That's probably because I'm so focused on the scale to avoid the stuff that scares the bejeebers out of me. You know, the stuff I'm afraid will come back...either watching the number on the scale creep back up, OR, having to face whatever demons my weight has been shielding me from all this time.
So let's start with awesome stuff. After all, this is a blog titled Making Lemonade, is it not?
It's stuff that hits you out of the blue, but it seems so ridiculously small, you forget how huge it is.
I crossed both my legs the other day to put my socks on. Seems ludicrous to call out here, but if I told you I hadn't been able to do that in 3 years, you would see just how big a life change that actually is. Crazy isn't it? My right knee has been so inflamed and arthritic that in order to put my socks on every single day, I had to put my knee up on the bed and bend the leg so that I could reach my foot. The other day, I crossed them without even thinking...It wasn't until I had finished putting on the sock that I realized I wasn't even moving my body the same way and caught on to the change.
I walked downstairs this morning without the assistance of the handrail or leaning against the wall. Again, it might seem like this is silly to be mentioning, but when you hurt as much as I have for the last three years, walking down a flight of stairs first thing in the morning without assistance was unheard of. Every muscle in my body ached from the strain of carrying around the extra padding. My body was swollen so much that I feared the smallest prick of my skin might result in a flood. Walking down the stairs without wincing at every step and holding onto the railing for dear life is HUGE.
I picked up my 27 lb child and carried her from her bed, down the hall and to the bathroom, without even breathing heavy...this is because I've finally lost more than she weighs, and that means I'm not carrying twice her weight. Let me tell you how monumental this is. For two years after she was born I dealt with crippling, debilitating back pain that was a side effect of the spinal block I got to have my c-section. Combined with my weight issues, there were days when I could barely walk, stand up, sit up...and it took the power of Christ to move my body in the ways I needed to move to look after my toddler. Stifling back the tears was a daily challenge and forced me to use whatever I could to skirt by the easiest ways possible. I used an ottoman in front of the sofa to change her diapers rather than get on a floor or take her up to her change table. We put a double bed in her room so that I could stop rocking her to sleep and instead snuggle her in bed because lifting her up out of the rocking chair and transferring her to her toddler bed was too painful for me. I think this is the first time I have lifted her and carried her any distance without feeling pain, in her entire life. This is the hugest possible improvement I could have imagined.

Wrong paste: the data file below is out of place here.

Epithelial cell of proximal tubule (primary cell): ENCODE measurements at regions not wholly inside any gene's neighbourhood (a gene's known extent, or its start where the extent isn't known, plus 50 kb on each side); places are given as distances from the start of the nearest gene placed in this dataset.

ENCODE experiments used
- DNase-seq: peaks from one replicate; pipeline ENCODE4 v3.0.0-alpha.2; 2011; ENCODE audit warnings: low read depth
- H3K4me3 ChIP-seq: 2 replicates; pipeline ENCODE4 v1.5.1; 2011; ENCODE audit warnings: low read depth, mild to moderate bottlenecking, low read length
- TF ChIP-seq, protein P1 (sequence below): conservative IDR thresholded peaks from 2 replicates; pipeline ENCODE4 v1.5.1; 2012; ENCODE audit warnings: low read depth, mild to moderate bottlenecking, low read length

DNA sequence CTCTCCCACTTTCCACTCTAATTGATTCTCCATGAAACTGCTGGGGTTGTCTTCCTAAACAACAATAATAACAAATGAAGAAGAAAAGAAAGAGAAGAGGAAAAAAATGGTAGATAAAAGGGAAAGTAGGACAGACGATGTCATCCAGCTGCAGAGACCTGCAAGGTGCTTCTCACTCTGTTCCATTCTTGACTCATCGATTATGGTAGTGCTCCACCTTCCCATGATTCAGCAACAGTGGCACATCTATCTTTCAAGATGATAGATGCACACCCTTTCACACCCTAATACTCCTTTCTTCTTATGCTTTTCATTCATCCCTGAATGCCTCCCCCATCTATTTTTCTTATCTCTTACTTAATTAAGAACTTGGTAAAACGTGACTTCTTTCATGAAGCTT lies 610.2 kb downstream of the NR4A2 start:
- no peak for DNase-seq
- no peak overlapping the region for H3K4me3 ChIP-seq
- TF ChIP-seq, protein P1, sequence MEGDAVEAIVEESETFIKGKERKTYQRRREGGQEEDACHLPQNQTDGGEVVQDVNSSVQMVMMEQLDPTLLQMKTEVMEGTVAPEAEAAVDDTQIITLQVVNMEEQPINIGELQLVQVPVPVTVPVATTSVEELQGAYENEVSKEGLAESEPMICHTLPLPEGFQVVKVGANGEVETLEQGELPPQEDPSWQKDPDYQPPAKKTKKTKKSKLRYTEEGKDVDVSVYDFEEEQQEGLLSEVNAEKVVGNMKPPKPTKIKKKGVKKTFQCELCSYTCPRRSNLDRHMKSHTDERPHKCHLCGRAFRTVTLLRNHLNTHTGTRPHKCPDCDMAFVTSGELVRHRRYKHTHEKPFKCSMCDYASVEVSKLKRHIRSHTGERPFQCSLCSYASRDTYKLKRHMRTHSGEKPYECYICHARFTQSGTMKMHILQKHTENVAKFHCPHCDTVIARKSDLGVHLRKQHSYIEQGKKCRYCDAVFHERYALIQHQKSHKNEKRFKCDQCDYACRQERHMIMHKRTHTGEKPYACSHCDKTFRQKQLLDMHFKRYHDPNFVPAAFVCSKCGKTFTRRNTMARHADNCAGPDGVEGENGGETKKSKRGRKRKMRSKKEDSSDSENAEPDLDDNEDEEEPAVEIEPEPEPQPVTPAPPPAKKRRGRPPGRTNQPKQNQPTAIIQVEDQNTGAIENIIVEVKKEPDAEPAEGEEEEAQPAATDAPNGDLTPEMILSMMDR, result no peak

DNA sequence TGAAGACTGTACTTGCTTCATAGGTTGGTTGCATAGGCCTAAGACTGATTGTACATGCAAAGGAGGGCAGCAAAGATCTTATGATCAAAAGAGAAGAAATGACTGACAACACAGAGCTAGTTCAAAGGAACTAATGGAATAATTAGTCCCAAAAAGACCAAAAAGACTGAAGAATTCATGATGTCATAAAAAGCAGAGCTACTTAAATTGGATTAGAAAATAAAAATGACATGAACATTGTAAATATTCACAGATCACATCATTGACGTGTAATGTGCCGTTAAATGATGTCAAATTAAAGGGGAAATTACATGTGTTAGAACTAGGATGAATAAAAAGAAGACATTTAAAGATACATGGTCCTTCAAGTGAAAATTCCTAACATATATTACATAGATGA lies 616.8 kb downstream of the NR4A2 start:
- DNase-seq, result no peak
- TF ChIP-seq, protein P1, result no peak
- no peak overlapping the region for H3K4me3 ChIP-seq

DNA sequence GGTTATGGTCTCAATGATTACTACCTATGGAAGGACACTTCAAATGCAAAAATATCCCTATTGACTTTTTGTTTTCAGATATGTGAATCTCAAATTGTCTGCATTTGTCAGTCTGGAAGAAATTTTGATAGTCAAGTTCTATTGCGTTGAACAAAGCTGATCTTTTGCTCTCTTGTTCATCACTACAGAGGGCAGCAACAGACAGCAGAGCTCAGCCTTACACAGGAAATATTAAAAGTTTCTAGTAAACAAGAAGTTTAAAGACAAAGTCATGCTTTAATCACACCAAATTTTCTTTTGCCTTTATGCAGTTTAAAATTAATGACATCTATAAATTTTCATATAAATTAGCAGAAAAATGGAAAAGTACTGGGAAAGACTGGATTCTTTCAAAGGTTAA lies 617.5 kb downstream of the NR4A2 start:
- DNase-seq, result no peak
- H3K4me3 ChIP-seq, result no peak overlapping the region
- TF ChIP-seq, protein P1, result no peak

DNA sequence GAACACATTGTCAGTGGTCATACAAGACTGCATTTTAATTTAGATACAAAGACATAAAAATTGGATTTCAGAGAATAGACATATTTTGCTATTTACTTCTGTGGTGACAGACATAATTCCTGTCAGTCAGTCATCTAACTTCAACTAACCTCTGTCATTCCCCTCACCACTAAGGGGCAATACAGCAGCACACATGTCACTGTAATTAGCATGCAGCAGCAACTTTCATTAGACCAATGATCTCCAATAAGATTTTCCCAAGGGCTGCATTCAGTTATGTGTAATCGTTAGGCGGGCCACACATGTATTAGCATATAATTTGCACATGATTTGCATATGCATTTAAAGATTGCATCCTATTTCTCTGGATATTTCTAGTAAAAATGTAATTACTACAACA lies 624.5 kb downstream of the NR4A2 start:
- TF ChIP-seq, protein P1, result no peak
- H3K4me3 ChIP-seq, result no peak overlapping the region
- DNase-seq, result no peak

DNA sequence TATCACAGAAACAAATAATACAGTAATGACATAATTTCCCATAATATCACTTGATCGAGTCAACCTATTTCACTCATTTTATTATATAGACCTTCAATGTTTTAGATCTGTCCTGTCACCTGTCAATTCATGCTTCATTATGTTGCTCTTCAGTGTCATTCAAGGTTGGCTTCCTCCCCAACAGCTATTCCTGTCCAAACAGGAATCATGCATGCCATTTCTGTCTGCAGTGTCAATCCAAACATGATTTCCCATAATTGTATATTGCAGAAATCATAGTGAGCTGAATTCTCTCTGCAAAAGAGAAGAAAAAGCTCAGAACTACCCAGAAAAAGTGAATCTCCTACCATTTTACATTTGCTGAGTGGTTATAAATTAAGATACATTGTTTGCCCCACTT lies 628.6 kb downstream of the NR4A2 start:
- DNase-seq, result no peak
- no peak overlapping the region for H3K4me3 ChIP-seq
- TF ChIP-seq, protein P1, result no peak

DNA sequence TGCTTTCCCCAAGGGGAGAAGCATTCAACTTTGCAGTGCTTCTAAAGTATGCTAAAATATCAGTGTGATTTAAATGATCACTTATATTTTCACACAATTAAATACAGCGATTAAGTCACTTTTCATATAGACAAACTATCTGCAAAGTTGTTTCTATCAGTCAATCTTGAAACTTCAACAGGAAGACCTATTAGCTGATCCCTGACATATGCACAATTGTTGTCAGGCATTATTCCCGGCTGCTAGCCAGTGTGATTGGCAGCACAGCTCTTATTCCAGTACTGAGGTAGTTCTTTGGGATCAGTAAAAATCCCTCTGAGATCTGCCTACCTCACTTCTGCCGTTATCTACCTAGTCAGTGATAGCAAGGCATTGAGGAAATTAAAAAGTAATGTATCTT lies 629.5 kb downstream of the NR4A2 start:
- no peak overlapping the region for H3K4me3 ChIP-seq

My family has been generally healthy (not hit with plague after plague) for 4 weeks. This is a first in over a year.
In total (though a few of these are still due to the flu), I've lost 32 lbs.
So here's what I'm deathly afraid of. I don't really know why I'm so fat in the first place. I know I'm an emotional eater, but the only traumatic situations I can link any of it to, is the loss of my father at 21, and random pressures and comments people made while I was growing up that they thought would help me manage a healthy weight, but which actually created new stressors. And I'm afraid that when I lose this extra shield I've been building, that I will discover there was something more to it. I eat when I am stressed or fearful of saying the wrong thing at the wrong time to the wrong person. I eat when I'm happy and want to celebrate. I use food to reward myself, and I can already feel the pangs of wanting to reward my 32 lb loss with some Easter chocolate. I worry that I won't know how to cope without food or cigarettes (used to be part of the coping mechanism before I quit in 2007). I worry that my brain has blocked out something from my memory that would cause me to use weight as my protector. I worry that when I find out who lies beneath all this padding that I'll want something different out of my life, that I won't be simply satisfied with what I have. I worry. Full stop.
Of course there's no point in worrying until there's reason too. Right now, I'm really quite happy that clothes are fitting me better and starting to feel big. I'm overjoyed that I'm able to do the things I wrote about first in this post. I'll take these wins and keep moving forward for now. Will continue to wait for that other shoe to drop, and will work through it when it does...whatever it takes.
The freak show fat lady will never be me again.